Fate And Free Will In The Iliad

1414 Words 6 Pages
Ancient writings have immense historical value due to their ability to provide an ethnographic snapshot of an ancient society’s cultural systems. In this paper, I take advantage of the Illiad’s ethnographic snapshot and extrapolate on ancient Greece’s value systems, particularly their moral code and worldview. My textual analysis reveals a worldview greatly influenced by fate and free will as well as a moral code driven by pride, honor, and glory. Ultimately, my analysis is contingent and enabled by the third-person omniscient prose employed by Homer, which permits the development of a diverse group of characters. The diversity of characters promotes multiple perspectives on any single data-point, in addition, the diverse group of characters …show more content…
He enables the characters, to varying degrees, the ability to choose or manage their fate. The existence of an inevitable fate is first introduced in the third line of The Iliad and conveyed through a request for recounting of “ How the will of Zeus was accomplished”. Herein, lies the foundation for their complex worldview: fate is controlled by the gods and it is unavoidable; however, a caveat is revealed by way of Venus’s threat to Helan: “ Bold Hussy, do not provoke me; if you do, I shall leave you to your fate”, which introduces both the capacity to choose and hints at fate’s malleability. The capacity to choose and the malleability the accompanies choice is encapsulated by Achilles recount of his two fates: ““ If I stay here and fight, I shall not return alive, but my name will live forever: whereas if I go home my name will die but it will be long before death shall take me”. Thus, these accounts are revealing in the sense that they illustrate two ostensibly conflicting concepts- Fate and Free will, but a closer inspection reveals an interplay not a contradiction. Amalgamating the three quotes provides the basic framework for understanding their views on fate, namely, the belief that there is an unavoidable end, but the means in which the end is reached are dependent upon choice and the Gods. By virtue of The Iliad’s …show more content…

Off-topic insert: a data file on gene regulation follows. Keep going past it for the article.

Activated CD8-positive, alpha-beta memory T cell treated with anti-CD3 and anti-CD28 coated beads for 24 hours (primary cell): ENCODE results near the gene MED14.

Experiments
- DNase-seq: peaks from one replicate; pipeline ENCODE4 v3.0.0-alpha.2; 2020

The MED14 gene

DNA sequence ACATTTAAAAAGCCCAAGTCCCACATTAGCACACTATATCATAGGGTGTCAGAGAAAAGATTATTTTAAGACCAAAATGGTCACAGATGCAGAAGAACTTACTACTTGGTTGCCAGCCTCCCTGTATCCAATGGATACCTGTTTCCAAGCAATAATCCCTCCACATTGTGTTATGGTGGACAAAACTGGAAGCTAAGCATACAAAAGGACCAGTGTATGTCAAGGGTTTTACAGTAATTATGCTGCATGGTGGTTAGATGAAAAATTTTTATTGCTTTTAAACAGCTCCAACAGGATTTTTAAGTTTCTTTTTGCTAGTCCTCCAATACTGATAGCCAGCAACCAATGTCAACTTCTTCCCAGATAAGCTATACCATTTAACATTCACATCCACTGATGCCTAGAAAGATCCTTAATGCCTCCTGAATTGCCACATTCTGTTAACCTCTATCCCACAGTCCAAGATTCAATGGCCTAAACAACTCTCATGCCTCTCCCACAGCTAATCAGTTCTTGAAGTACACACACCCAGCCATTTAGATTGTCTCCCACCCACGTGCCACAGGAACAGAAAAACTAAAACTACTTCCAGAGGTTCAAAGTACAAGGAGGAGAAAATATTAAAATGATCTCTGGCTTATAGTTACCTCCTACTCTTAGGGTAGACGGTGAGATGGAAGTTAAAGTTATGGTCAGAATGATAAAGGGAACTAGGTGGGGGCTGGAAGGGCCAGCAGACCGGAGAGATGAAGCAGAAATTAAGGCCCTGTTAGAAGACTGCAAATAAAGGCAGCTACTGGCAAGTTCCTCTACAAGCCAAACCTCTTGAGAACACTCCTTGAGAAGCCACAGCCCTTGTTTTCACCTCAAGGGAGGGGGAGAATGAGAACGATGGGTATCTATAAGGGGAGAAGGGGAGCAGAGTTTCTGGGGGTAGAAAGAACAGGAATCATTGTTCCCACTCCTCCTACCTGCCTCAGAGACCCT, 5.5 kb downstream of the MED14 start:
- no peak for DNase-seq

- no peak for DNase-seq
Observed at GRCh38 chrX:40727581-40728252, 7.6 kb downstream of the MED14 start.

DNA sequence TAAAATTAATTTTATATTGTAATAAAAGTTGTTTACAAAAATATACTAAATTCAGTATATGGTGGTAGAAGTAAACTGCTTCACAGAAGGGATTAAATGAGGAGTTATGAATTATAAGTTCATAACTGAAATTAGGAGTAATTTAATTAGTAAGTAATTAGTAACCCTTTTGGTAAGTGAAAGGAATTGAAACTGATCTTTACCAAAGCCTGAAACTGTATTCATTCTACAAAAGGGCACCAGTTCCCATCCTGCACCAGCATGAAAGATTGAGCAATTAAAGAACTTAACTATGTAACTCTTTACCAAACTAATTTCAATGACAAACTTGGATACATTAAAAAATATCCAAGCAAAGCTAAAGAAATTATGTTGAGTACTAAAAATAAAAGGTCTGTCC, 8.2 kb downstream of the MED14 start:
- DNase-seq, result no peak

An analysis of recurring themes and characters reveals a great deal about the culture of ancient Greece, namely, their complex understanding of fate, a moral code predicated on honor and pride, and a fetish for glory through war. Moreover, I contend that The Iliad is a literary manifestation and commentary on the Greek cultural system, the diverse characters, the depiction of motivating values, and the complex beliefs systems portrayed in the Iliad embodies Greek culture. Thus, a robust understanding of ancient Greece can be ascertained by an analysis of The

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